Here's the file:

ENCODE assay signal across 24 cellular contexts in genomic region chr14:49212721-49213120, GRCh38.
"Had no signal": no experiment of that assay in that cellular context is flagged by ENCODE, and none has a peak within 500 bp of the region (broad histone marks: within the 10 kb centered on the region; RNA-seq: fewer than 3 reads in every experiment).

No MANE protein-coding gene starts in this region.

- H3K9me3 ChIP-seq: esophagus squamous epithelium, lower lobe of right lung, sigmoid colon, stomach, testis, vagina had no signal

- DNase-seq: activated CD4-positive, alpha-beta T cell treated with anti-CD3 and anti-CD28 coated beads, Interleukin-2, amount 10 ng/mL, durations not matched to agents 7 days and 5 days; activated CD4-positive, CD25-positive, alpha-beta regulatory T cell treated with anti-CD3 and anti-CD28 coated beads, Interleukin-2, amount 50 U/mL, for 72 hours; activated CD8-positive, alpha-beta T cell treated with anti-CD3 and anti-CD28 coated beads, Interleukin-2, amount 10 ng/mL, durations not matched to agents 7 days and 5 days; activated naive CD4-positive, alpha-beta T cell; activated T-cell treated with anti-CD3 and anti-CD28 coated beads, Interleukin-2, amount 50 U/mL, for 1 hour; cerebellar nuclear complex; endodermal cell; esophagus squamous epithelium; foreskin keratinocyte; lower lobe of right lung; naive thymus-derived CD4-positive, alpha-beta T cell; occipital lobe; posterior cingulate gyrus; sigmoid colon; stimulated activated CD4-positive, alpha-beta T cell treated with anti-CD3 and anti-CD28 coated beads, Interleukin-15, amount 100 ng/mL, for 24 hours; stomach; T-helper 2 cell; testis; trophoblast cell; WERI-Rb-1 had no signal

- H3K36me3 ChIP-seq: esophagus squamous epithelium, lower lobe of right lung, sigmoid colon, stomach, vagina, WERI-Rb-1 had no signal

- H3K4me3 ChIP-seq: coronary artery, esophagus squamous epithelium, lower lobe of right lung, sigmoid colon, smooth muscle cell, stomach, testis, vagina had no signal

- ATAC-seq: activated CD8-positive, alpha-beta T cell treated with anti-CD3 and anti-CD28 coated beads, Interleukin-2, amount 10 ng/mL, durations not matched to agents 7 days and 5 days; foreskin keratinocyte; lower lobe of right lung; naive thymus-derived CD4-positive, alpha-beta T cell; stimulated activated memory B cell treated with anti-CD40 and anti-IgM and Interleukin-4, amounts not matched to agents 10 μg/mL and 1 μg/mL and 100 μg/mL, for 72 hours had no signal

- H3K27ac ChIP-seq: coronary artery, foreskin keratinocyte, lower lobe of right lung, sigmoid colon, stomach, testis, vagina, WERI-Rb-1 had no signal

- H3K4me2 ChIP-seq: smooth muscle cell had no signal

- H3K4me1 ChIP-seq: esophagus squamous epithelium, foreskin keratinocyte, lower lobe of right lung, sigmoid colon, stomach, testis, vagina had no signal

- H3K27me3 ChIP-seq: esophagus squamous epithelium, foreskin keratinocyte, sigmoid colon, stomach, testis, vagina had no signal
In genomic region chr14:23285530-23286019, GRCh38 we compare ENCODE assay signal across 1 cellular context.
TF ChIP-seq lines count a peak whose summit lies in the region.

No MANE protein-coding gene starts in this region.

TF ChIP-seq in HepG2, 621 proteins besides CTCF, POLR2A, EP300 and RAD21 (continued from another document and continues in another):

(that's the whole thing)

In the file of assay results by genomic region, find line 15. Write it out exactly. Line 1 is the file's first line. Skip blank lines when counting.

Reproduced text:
No MANE protein-coding gene starts in this region.